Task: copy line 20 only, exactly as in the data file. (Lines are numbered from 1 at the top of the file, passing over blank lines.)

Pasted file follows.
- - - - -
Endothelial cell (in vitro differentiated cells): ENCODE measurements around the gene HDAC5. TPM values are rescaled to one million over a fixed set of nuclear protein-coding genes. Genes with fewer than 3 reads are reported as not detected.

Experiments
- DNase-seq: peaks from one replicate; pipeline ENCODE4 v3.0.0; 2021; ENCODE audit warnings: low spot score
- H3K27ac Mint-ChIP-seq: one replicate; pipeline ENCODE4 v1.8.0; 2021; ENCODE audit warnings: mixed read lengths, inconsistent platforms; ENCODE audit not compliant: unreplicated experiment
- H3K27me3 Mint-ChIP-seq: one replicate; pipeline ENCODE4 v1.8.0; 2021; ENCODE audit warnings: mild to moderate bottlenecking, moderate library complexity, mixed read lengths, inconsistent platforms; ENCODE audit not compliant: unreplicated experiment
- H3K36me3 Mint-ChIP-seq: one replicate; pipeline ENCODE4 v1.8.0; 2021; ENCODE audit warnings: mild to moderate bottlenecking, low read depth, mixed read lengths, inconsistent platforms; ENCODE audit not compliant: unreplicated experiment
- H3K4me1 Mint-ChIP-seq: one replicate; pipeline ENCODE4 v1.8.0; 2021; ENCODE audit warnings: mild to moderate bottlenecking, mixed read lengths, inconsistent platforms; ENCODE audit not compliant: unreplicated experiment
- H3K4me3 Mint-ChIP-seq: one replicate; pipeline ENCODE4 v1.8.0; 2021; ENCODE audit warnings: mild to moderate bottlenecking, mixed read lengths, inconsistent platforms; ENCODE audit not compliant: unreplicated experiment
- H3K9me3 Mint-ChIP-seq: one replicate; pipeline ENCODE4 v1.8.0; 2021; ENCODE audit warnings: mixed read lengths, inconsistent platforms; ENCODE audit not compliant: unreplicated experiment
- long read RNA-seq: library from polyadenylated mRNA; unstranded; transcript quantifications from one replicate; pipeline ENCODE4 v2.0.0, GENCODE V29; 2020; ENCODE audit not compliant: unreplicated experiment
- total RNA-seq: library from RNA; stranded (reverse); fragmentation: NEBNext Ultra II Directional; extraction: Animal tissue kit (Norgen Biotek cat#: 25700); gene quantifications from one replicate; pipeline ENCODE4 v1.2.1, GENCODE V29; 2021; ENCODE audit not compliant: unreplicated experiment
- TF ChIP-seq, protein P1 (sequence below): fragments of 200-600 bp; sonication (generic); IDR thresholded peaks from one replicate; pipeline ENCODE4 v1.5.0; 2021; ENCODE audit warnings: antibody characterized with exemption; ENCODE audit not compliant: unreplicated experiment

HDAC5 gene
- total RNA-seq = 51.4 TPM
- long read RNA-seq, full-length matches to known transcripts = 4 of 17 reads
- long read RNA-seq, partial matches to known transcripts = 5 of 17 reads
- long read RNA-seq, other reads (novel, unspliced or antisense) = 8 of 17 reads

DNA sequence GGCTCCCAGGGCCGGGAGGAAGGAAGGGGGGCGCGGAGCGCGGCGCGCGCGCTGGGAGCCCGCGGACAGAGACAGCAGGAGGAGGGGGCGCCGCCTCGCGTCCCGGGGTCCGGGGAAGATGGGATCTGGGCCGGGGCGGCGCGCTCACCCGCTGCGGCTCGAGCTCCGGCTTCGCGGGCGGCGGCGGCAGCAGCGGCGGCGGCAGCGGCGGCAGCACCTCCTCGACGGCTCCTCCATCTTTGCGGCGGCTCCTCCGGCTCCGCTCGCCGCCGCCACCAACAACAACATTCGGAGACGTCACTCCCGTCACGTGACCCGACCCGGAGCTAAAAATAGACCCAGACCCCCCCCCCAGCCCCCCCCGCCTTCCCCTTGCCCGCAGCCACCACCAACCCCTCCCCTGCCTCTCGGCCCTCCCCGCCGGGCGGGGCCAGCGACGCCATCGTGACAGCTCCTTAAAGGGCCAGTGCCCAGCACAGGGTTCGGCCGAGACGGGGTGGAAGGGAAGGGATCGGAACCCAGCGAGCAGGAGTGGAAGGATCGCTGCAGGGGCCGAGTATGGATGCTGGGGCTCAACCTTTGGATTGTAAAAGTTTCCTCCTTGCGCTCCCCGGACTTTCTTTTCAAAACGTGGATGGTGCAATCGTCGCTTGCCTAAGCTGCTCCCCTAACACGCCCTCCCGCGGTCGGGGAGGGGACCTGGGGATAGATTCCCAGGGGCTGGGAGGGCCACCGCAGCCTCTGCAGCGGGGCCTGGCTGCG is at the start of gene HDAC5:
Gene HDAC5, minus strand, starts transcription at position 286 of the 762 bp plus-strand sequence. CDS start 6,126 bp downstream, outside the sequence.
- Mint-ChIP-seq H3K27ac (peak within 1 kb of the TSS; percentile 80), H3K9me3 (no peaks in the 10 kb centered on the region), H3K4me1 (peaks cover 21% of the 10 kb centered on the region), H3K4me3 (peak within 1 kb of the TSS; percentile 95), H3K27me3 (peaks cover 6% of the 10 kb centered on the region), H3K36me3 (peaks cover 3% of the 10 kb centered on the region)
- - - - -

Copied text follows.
- Mint-ChIP-seq H3K27ac (peak within 1 kb of the TSS; percentile 80), H3K9me3 (no peaks in the 10 kb centered on the region), H3K4me1 (peaks cover 21% of the 10 kb centered on the region), H3K4me3 (peak within 1 kb of the TSS; percentile 95), H3K27me3 (peaks cover 6% of the 10 kb centered on the region), H3K36me3 (peaks cover 3% of the 10 kb centered on the region)